Writer: William Shakespeare
Adaptation: Emily Burns
Director: Simon Godwin
As the chariot of war hurtles across the world, one would be mistaken for assuming battles of ancient Kings and nobles would be anything if not contemporary. Even now, in the wake of destruction by ‘ambitious’, folly men who leave permanent scars upon the land, Shakespeare’sMacbethresonates as profoundly as ever thanks to the clarity in delivery which, ideally, pries open the eyes of those still blinded to the mayhem surrounding them.
In entering a Scotland where civil war rages, audiences find themselves wandering through a battle recently won but a war still far from victorious. Stepping into the pre-set of Emily Burn’s adaptation ofMacbeth, Frankie Bradshaw’s design of burning rubble and smouldering vehicles surround enormous azure flags depicting the dystopian crest of the house of Macbeth, one immediately feels the presence of this production long before it is headline casting makes their emergence. An epic in every sense, the sounds of jet fighters skirting past mingle with the genuine sounds of the nearby Edinburgh airport and the occasional supernatural whisper and ripple of Christopher Shutt’s audio design give a taster of what is to come.
Flicking power cuts, emulated with Jai Morjaria’s lighting, conceal the weird sisters in their transitions, as the play that rules amongst all others opens its mouth and speaks. Foretelling of his rise to power, the three witches spark the events of prophecy and bloodshed as they wander and slip around the island stage, invisible to the soldiers having previously rhythmically paced the surrounding peripherals. The presence of the future king, current Thane of Cawdor, Macbeth draws a very real breath of excitement from the audience – but legendary stage and screen performer Ralph Fiennes treats it as a commonplace move, a man anticipatory from the battlefield, less ‘kingly’ than his companion, his erratic manner tempered with Steffan Rhodri’s forbearing Banquo, a stark contrast to the lissom Fiennes, their Macbeth somewhere between a tottering spider, with the precision of viper when required.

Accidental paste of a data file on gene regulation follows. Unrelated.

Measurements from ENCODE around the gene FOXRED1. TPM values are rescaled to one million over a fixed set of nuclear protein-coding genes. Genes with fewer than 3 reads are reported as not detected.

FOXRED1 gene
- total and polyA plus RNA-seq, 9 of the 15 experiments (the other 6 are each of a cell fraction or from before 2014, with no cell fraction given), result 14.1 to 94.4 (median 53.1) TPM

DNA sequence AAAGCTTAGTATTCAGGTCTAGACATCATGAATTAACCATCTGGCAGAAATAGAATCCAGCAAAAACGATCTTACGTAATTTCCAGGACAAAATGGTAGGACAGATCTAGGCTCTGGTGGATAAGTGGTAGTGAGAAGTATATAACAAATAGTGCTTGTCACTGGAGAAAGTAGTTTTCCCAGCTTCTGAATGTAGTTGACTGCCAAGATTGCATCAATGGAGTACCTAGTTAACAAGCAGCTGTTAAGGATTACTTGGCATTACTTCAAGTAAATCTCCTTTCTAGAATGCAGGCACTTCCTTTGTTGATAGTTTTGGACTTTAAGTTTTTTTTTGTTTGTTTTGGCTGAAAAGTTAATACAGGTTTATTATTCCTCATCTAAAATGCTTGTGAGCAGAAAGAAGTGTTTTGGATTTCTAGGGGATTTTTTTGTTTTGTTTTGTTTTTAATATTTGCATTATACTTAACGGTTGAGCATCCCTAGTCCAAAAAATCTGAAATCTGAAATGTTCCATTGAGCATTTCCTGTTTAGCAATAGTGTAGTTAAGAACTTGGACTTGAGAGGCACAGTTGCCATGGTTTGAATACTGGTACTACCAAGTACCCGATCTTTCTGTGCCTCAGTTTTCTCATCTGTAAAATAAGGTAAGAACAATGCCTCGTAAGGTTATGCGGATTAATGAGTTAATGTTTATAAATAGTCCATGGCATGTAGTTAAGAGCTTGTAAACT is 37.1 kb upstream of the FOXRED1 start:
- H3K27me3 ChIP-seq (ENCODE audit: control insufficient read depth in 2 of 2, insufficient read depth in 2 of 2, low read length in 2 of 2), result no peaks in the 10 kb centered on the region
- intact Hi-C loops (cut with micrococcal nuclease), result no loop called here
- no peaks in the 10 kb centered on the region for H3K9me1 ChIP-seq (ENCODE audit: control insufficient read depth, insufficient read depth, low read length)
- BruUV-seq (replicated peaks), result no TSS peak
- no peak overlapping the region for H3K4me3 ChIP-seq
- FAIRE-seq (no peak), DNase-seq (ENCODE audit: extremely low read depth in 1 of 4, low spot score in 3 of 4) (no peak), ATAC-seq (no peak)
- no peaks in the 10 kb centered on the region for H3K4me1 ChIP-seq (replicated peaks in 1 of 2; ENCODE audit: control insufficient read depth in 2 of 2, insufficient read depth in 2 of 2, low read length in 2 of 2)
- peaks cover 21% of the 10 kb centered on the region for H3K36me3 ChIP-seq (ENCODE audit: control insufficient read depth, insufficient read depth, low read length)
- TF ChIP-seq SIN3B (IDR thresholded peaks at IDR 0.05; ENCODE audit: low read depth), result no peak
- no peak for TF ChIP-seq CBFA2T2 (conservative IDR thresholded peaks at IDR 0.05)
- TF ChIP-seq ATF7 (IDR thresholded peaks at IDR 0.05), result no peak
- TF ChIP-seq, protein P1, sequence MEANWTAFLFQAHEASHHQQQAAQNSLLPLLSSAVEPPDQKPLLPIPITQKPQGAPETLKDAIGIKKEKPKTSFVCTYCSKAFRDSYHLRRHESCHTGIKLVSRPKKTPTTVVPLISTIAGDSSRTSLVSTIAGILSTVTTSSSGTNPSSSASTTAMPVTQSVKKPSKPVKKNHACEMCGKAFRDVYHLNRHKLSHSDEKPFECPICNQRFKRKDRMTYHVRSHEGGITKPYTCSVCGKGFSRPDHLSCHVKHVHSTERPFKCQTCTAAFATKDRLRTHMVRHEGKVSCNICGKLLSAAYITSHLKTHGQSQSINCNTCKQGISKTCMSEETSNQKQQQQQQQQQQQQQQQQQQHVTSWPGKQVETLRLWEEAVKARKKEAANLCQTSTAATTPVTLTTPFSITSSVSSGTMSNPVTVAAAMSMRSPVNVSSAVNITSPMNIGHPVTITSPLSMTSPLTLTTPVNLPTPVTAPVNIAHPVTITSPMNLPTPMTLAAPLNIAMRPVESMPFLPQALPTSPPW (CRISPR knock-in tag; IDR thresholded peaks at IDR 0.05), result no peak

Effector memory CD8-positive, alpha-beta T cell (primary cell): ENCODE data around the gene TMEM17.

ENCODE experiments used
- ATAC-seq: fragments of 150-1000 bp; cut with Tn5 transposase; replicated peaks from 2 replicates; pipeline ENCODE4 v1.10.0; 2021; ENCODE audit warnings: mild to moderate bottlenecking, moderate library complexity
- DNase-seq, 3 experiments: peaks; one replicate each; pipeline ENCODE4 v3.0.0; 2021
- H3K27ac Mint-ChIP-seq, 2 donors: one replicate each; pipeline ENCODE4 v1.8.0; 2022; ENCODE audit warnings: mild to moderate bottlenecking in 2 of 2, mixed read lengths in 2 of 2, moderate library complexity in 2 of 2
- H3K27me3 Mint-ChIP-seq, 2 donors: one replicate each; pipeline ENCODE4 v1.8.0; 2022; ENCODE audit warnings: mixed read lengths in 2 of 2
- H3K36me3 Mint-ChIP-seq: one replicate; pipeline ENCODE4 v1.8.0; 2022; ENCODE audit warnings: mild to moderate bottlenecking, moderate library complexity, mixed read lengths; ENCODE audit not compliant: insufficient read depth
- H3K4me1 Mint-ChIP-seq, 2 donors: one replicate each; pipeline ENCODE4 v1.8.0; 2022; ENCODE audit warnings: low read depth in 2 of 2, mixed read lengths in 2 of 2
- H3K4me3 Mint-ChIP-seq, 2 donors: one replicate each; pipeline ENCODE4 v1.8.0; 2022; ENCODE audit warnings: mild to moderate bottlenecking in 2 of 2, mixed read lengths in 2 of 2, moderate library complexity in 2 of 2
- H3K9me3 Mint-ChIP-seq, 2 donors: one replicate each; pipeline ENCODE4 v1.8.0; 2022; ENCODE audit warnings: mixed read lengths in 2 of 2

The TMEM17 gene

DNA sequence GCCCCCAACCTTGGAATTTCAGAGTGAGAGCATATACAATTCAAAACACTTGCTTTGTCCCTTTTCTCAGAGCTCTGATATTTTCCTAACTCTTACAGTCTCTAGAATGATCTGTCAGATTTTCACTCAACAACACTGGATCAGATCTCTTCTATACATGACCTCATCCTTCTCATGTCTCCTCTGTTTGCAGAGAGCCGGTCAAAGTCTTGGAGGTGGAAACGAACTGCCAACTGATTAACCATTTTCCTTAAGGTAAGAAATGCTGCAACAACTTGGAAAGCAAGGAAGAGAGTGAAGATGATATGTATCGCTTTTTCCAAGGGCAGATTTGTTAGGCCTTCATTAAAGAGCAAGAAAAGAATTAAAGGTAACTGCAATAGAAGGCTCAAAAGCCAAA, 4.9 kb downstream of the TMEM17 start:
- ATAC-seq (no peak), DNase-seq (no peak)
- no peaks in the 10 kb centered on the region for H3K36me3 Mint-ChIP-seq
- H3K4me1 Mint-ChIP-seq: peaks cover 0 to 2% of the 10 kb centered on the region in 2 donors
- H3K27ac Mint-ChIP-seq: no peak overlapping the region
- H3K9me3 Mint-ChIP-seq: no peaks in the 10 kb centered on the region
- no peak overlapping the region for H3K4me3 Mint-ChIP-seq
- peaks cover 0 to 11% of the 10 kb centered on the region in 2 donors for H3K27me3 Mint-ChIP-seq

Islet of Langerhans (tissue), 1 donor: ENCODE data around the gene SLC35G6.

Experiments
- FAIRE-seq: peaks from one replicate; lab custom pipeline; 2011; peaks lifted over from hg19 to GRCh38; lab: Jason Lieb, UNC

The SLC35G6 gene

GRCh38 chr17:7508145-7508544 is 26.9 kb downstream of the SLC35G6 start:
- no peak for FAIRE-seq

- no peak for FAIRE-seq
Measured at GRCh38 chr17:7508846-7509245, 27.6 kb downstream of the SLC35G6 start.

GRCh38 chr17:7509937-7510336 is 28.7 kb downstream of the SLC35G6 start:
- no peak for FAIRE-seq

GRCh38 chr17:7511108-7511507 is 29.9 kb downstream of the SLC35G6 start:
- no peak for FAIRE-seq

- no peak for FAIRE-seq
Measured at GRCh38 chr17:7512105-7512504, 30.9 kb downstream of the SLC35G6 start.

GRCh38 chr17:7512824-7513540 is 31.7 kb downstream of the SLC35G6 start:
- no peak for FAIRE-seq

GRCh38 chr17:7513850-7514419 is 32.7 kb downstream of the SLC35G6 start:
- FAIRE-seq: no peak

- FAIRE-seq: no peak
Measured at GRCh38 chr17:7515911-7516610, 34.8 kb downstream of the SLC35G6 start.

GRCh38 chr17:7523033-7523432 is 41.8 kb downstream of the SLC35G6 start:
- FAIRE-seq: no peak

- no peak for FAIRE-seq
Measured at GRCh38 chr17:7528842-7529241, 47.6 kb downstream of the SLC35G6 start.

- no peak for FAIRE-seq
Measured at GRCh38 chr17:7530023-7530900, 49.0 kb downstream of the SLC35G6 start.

The witches are if anything, one of the more understated elements of the production – their war-torn clothes a symbol of the wider conflict away from these few men. Truly in the know but out of the bubble of direct influence – Danielle Fiamanya, Lucy Mangan, and Lola Shalam do their best to locate a presence with Lucy Cullingford’s movement direction but begin to stitch the areas where Macbethstruggles. Though commendably performed, Simon Godwin’s direction imparts little of original substance for them to manipulate, and does not always showcase some truly tremendous performances from Keith Fleming (Macbeth in a past life at the Citz) as Duncan, or their son Malcolm, carried well by Ewan Black.
But tremendous impression and control lies within Ben Turner’s MacDuff and Rhodri’s Banquo, who deservingly hold as firm a place of respect as Fiennes in aiding craft a Macbeth which hits all of the notes, and lifts familiarity to new heights with respectable performances that captivate – and in both cases, offer brief moments of fright and heightened emotion.
Hunched, whisky in hand, Fiennes perches themselves as much on a throne of bureaucracy than one of the ancient war, jittering with an initial sleekness to the mania that finds itself growing more erratic. The bravado and immediate presence of Fiennes never overwhelm co-stars, withdrawing into maintaining a Macbeth that explores the lust for power but reverts to a fractured boy, mewling at his Queen, returning to the warmth and safety of one who can offer some form of comfort, all while the once suppressed aggression and machismo seem to have been unbottled – with the only way to put a proverbial cork back on. And it’s going to be bloody.
AnyMacbeth worth its toil and salt must find itself a central gem in Lady Macbeth, a magnificent performance for Indira Varma, with an intensity and precision which channels the bards’ words like few others – Varma is flawless as Lady Macbeth. They become the theatrical matriarch of antagonism: brilliant and steadfast, manipulative and unhinged. In many ways, Varma is the core of this production. The untamed brutality and raw power of a woman’s self-control, eventually as fractured and dismantled as that of her king is by far the more terrifying prospect for some in the audience.
Every incarnation ofMacbeth, foul or fair, contributes something to the greater zeitgeist of the cultural pillar of Shakespeare’s finest work. So, what do Underbelly and Wessex Grove bring to the legacy of thunder and blood? Aside from two of the world’s finest stage performers and a handful of pyrotechnics put to tremendously earth-shaking use, Burns’ adaptation sharpens the dagger of Shakespeare’s story and words – opening the realms of theatre to broad audiences.
Macbethin this guise, may not do much unusual or new, but it paints the picture of a man desperately grasping for a seat of power as cleanly as any news broadcast today should be. It is near-impossible not to find a pang of recognition with the crossroad of civilian life in Ukraine or Gaza, colliding with the boot-stomps of national affairs.Macbethcascades rich language and stunning performances as frequently as Shakespeare’s mad dog King spills blood – a nightmare of the contemporary, in a lesson never learned from the past.
Runs until 27 January 2024 then tours | Image: Marc Brenner